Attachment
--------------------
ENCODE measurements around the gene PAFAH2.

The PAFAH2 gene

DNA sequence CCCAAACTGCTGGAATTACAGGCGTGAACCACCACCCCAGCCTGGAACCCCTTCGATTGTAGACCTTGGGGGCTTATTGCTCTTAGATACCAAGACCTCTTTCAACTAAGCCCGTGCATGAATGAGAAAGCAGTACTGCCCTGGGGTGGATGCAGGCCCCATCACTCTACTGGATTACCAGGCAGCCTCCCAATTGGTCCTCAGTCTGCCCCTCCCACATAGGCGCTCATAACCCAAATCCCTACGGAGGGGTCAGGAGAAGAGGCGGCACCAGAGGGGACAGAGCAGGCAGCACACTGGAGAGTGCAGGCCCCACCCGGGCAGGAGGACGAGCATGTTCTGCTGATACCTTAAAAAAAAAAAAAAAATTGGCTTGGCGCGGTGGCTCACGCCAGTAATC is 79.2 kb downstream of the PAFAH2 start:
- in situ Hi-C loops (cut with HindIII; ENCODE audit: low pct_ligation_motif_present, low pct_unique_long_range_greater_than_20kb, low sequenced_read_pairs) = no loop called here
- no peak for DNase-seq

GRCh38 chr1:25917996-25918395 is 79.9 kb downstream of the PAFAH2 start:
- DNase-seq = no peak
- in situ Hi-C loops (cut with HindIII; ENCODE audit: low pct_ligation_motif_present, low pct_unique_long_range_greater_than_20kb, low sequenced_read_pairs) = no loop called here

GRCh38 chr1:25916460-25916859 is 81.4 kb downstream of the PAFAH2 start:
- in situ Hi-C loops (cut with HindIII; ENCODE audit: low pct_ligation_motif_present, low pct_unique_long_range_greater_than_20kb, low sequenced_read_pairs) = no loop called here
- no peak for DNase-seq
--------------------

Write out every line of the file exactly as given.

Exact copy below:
ENCODE measurements around the gene PAFAH2.

The PAFAH2 gene

DNA sequence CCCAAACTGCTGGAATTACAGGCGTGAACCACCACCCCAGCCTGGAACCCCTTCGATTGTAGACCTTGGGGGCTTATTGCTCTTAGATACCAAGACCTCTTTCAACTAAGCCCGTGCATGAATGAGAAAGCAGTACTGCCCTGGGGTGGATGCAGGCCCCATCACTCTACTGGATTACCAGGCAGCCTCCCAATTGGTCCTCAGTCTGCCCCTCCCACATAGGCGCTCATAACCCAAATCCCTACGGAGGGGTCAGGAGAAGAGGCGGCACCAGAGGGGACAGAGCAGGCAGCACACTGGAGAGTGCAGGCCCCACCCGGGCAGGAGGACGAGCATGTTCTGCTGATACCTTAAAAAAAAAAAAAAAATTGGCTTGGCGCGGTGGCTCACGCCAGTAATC is 79.2 kb downstream of the PAFAH2 start:
- in situ Hi-C loops (cut with HindIII; ENCODE audit: low pct_ligation_motif_present, low pct_unique_long_range_greater_than_20kb, low sequenced_read_pairs) = no loop called here
- no peak for DNase-seq

GRCh38 chr1:25917996-25918395 is 79.9 kb downstream of the PAFAH2 start:
- DNase-seq = no peak
- in situ Hi-C loops (cut with HindIII; ENCODE audit: low pct_ligation_motif_present, low pct_unique_long_range_greater_than_20kb, low sequenced_read_pairs) = no loop called here

GRCh38 chr1:25916460-25916859 is 81.4 kb downstream of the PAFAH2 start:
- in situ Hi-C loops (cut with HindIII; ENCODE audit: low pct_ligation_motif_present, low pct_unique_long_range_greater_than_20kb, low sequenced_read_pairs) = no loop called here
- no peak for DNase-seq